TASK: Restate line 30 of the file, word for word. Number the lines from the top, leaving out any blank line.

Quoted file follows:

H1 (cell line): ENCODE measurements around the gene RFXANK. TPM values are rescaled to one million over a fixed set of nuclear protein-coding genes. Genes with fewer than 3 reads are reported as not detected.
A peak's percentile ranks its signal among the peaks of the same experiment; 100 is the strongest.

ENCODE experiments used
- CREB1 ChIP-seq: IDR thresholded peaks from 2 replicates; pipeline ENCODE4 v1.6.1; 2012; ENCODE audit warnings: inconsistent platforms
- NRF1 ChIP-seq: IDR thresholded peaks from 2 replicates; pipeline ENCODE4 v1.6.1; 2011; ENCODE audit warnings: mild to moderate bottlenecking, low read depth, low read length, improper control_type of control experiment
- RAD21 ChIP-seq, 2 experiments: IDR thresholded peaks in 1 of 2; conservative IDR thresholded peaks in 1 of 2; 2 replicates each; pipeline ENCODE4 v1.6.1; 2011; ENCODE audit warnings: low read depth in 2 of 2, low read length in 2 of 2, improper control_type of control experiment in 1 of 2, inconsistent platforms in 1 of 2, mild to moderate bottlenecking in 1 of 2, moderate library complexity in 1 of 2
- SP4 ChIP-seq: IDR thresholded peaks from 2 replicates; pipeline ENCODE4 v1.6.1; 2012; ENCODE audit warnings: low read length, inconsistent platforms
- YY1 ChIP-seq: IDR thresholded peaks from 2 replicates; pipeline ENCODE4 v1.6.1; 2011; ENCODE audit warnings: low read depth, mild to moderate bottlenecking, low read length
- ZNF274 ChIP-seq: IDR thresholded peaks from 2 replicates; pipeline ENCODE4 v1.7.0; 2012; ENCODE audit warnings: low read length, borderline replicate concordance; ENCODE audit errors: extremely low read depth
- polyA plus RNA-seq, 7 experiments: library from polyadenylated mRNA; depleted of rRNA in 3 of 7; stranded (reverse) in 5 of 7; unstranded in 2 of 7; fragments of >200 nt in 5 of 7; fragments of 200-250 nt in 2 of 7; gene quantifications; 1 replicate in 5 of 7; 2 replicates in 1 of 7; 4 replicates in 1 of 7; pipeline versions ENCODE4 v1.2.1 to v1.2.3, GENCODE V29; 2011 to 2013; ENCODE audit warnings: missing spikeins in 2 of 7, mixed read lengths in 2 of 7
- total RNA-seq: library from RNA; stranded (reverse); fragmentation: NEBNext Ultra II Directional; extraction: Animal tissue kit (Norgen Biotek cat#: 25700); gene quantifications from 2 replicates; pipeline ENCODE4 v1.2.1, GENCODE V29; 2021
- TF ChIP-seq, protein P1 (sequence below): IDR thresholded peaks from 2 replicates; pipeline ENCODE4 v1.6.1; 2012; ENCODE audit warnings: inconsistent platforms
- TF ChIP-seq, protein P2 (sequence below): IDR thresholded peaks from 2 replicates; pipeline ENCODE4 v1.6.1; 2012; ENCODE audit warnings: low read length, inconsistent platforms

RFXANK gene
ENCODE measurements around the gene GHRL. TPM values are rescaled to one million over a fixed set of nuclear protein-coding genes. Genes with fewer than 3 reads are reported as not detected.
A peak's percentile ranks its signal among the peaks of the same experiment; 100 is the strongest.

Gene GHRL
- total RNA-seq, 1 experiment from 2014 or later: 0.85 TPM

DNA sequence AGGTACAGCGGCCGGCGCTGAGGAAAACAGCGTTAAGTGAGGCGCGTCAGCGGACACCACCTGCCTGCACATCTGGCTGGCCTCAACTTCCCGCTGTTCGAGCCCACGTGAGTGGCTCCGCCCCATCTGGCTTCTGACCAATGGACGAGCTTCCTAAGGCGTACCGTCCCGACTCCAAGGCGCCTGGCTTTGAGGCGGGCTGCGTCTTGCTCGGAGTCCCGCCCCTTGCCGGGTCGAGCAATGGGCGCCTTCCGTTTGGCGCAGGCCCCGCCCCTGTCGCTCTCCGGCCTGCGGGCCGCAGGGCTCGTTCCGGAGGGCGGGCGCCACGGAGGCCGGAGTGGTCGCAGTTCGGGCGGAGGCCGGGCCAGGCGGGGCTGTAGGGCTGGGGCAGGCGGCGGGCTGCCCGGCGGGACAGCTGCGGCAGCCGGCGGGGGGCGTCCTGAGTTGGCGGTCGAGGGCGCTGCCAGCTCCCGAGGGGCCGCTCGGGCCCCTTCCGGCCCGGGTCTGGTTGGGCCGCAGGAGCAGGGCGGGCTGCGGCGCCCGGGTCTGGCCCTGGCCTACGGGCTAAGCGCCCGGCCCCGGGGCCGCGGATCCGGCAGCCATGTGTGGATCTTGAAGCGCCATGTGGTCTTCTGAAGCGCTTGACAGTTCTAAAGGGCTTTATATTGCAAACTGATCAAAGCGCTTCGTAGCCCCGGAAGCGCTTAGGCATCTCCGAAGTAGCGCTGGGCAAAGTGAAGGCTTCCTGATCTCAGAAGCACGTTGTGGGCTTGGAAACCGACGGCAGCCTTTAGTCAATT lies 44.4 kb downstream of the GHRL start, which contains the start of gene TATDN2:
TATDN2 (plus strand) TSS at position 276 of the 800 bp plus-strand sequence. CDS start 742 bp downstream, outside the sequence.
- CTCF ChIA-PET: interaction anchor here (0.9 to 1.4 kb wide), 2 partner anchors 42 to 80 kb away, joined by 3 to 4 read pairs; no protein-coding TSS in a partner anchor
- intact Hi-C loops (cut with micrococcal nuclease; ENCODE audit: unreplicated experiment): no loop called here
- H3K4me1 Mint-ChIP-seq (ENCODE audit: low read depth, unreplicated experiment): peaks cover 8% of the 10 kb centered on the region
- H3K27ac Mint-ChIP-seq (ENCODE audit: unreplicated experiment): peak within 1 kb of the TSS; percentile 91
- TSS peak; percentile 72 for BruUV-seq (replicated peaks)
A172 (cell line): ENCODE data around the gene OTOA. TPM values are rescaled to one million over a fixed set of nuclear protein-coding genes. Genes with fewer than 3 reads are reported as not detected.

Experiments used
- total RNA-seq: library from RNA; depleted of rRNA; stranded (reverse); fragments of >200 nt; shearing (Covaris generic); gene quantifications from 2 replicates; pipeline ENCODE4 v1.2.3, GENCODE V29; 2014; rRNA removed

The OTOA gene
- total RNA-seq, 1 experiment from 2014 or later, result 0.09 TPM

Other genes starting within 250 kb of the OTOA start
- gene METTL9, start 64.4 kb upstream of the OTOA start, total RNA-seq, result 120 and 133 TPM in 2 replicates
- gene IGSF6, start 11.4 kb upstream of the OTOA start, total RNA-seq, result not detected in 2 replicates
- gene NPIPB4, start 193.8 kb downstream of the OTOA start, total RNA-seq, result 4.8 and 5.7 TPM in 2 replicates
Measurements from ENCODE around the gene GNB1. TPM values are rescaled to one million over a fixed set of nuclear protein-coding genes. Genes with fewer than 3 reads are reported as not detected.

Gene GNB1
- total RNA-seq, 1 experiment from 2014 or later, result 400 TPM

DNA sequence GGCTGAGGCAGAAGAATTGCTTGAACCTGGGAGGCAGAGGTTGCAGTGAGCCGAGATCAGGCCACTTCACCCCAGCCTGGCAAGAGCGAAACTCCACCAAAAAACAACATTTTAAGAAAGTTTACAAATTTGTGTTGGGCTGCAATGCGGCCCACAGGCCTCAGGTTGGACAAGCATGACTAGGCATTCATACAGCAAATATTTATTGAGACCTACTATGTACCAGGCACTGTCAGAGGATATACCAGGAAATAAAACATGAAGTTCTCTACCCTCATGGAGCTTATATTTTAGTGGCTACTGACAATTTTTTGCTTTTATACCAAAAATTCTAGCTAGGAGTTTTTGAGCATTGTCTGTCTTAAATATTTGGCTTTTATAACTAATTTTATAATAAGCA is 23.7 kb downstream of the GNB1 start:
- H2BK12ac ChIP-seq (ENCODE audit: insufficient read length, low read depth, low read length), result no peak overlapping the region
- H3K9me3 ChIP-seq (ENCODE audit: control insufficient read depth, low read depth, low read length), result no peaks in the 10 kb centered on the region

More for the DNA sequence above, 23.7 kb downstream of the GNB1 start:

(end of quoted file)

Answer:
- total RNA-seq, 1 experiment from 2014 or later, result 0.09 TPM